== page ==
Agribusiness health and safety specialist Melissa Vining, wants to assure duck shooting enthusiasts and farmers that the new health and safety legislation should not curtail their enjoyment this opening weekend of the season.
“Farmers can rest assured that despite several changes to the legislation that came into force earlier this month, there is no danger of cancellation nor lengthy form filling interfering with their favourite season of the year,” says Melissa Vining – Senior Consultant in the Human Resources Division of Findex.
Vining notes, “The new health and safety legislation does not prevent farmers hosting shooters or enjoying duck shooting. Where shooters are in an area of the farm not being used for work purposes, and not close to the buildings on the farm, then the farmer wouldn’t need to take many steps in relation to those duck shooters to be compliant with the new rules.”
She adds, “However, if work is being carried out in the area where duck shooting is occurring then the farmer would need to consider relocating the work or putting controls in place to ensure no harm comes to the workers or shooters.”
This will come as a welcome relief with fears filtering through the farming community and farmers considering if it is worth the risk of allowing shooters on their property.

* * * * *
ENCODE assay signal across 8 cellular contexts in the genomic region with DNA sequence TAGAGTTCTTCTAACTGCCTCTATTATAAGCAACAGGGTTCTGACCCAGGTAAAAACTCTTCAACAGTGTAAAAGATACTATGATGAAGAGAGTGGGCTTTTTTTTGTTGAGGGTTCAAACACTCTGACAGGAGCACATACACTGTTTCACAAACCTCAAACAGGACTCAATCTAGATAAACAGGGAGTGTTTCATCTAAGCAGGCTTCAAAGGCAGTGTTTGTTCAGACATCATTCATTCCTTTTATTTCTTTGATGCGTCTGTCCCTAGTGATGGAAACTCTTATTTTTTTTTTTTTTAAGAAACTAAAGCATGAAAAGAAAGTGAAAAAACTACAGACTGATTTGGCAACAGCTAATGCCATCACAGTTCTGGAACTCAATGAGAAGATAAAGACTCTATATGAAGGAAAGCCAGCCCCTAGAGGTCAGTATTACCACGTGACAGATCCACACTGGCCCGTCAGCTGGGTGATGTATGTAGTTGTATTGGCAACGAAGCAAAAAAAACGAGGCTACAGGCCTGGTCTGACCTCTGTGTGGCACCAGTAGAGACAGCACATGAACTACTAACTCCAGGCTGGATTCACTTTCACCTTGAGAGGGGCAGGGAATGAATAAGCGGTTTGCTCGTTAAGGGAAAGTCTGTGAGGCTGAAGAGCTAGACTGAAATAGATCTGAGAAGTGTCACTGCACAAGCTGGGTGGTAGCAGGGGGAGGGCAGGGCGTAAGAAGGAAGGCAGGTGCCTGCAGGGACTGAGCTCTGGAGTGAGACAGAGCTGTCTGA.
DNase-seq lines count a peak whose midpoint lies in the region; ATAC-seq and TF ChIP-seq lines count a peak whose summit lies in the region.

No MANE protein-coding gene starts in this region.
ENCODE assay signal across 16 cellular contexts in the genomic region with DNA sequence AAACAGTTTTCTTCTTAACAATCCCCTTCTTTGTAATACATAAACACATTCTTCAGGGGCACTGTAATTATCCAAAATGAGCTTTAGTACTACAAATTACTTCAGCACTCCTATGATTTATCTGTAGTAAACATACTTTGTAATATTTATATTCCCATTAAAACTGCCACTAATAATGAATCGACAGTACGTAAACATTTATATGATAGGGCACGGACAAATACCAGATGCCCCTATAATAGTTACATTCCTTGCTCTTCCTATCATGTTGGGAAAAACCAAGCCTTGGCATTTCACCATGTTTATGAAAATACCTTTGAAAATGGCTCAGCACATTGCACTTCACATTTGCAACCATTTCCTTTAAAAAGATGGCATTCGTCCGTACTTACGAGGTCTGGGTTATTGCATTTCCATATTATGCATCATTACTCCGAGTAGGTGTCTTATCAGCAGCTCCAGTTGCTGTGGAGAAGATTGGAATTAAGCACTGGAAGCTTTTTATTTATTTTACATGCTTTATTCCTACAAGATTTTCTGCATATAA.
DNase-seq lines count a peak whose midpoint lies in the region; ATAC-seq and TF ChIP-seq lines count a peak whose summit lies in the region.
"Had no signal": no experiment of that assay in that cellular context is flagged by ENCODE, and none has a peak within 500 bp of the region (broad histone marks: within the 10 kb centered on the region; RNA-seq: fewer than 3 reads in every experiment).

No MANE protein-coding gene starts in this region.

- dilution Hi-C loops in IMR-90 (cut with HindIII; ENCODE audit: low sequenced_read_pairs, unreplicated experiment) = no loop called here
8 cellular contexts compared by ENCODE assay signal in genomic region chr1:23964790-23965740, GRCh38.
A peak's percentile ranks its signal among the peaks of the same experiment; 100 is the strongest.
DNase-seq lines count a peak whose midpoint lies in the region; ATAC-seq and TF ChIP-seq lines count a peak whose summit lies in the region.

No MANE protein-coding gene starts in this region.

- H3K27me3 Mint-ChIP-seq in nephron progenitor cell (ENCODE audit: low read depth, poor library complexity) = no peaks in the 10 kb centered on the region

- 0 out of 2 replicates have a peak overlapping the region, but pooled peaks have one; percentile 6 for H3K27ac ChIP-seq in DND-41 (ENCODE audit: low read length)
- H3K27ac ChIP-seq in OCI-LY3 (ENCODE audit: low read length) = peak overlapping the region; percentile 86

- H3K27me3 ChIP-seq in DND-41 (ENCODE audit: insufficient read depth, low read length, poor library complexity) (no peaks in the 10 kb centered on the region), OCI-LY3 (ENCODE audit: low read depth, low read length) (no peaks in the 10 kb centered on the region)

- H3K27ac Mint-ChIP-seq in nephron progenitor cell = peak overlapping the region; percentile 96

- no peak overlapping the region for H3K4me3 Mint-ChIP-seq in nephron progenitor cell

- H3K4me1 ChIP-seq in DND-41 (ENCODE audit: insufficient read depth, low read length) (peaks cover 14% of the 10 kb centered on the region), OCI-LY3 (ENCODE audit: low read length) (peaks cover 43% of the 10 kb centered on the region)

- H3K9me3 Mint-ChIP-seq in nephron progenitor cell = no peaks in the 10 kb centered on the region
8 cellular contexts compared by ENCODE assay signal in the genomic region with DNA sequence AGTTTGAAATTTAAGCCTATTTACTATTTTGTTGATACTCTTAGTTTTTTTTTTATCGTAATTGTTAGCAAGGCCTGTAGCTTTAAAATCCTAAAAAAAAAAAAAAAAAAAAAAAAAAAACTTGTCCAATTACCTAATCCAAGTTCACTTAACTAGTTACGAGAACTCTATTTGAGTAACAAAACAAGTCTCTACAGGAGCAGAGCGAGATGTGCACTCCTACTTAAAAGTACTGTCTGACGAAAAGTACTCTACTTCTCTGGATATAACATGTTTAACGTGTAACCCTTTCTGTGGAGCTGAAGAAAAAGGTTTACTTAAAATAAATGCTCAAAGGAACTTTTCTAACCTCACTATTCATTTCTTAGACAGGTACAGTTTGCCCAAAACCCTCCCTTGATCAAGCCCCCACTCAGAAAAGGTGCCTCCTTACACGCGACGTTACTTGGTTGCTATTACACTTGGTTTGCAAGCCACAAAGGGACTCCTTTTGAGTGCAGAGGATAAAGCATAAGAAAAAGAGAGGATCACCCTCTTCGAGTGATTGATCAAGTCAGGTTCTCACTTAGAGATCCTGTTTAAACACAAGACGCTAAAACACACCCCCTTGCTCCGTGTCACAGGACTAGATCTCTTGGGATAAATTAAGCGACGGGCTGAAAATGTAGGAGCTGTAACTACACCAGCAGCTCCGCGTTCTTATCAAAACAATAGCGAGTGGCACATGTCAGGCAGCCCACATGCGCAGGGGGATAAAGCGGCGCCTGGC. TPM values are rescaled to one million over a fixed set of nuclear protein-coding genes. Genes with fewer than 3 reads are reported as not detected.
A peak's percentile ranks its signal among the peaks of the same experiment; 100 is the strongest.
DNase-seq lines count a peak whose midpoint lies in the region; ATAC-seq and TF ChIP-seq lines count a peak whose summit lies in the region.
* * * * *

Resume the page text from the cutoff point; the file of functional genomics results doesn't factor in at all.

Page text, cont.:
Vining says, “Farmers shouldn’t fear allowing shooters onto their property or enjoying their land for recreational purposes, but they still need to remember that firearm safety should be the number one priority for duck shooting weekend. If all shooters are well versed in the seven basic rules of the Firearms Code, then health and safety should not get in the way of an enjoyable day.” The seven rules of the Firearms Code are as follows:
- Treat every firearm as loaded.
- Always point firearms in a safe direction.
- Load a firearm only when ready to fire.
- Identify your target.
- Check your firing zone.
- Store firearms and ammunition safely.
- Avoid alcohol or drugs when handling firearms.
It’s not just the young and inexperienced shooters that need to go over the rules; Vining encourages even the more experienced hunters to have regular refreshers on the Firearms Code.
“On average, a hunter is accidentally killed every nine months in New Zealand and there does not appear to be a pattern that correlates with the experience of the hunter,” says Vining who has seen firsthand the devastation that is created when a very talented, young Southland farmer was killed in a firearm incident in 2014. The effect it had on his partner, children, family and friends was tragic.
Vining reminds hunters that, “While all the rules are equally important, one rule that seems to need the heaviest reminder around duck shooting season is alcohol consumption. Alcohol and firearms do not mix. Not only is it irresponsible with potentially fatal consequences, but under the Arms Act there are several potential charges that shooters could face, along with the risk of losing their licence.”
According to Vining, another important point is to ensure that workers and contractors on the farm are aware of duck shooting and are kept clear of the area.
“As farmers know, duck shooting has all the makings of a great day so long as common sense and responsibility are applied,” finishes Vining.